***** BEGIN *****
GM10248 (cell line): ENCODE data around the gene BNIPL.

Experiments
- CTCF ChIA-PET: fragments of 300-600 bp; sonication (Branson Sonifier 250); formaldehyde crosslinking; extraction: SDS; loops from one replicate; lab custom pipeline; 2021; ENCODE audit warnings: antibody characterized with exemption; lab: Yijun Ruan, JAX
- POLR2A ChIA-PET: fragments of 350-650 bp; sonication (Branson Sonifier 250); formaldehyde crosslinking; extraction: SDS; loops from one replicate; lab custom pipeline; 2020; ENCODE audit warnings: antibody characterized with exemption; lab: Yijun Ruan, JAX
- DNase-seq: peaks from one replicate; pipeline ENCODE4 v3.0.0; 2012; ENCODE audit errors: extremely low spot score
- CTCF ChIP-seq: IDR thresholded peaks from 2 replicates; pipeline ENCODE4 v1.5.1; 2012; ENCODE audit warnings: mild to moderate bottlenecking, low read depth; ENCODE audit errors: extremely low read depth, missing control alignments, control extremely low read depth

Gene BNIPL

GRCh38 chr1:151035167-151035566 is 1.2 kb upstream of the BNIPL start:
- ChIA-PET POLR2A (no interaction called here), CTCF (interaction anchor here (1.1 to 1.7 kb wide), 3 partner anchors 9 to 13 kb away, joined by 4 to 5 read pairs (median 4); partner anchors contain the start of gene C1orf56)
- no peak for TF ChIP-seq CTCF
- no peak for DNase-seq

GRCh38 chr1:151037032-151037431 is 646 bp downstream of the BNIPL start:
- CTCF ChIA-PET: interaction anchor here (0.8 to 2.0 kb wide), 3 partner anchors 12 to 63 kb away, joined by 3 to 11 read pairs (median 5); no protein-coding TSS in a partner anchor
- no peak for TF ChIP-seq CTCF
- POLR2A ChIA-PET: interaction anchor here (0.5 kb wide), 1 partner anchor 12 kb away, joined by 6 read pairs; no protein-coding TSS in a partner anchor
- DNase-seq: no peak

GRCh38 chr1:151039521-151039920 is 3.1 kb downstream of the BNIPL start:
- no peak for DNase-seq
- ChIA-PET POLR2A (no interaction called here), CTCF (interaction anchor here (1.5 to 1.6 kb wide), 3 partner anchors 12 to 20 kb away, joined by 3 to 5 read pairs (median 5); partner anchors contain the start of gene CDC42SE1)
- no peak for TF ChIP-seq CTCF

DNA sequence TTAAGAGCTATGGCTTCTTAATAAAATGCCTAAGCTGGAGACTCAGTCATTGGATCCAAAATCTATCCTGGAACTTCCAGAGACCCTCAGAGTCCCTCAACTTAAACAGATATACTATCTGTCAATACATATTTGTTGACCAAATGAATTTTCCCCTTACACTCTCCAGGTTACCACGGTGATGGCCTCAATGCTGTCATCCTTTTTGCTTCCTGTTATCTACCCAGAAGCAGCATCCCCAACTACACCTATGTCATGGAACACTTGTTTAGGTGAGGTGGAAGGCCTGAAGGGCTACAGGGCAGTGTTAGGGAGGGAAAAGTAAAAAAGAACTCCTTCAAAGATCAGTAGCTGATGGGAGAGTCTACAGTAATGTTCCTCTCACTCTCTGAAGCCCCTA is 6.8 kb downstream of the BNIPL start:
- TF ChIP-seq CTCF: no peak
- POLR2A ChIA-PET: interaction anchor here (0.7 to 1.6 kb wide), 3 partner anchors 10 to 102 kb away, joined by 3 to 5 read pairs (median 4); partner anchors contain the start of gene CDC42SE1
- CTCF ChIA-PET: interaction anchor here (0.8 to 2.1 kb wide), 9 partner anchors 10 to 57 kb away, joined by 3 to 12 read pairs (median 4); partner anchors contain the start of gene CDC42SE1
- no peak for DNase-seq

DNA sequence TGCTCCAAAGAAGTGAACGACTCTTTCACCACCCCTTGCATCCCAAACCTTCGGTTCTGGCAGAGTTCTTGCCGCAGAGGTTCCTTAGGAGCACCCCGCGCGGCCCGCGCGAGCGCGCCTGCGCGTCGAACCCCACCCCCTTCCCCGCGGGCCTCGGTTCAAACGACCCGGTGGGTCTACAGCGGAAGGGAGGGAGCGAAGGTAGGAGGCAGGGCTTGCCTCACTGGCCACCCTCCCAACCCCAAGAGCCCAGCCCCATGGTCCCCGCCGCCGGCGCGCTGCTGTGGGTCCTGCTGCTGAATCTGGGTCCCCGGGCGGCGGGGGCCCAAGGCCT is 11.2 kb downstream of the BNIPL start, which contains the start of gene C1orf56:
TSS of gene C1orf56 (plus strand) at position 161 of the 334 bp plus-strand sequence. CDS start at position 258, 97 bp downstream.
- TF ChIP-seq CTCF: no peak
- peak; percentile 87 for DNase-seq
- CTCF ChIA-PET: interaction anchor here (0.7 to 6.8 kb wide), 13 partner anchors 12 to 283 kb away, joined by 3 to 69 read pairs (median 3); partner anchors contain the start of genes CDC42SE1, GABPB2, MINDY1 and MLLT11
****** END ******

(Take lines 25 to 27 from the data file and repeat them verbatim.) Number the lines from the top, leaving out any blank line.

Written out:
- no peak for DNase-seq

DNA sequence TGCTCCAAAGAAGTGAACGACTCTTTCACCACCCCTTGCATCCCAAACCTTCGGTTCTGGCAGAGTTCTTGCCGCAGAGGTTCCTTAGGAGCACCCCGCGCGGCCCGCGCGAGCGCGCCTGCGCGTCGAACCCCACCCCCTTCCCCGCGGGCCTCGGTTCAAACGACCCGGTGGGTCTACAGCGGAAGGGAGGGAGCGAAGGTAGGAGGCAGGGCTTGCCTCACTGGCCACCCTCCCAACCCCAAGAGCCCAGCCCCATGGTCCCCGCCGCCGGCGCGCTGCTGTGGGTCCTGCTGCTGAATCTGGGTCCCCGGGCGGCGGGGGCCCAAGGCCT is 11.2 kb downstream of the BNIPL start, which contains the start of gene C1orf56:
TSS of gene C1orf56 (plus strand) at position 161 of the 334 bp plus-strand sequence. CDS start at position 258, 97 bp downstream.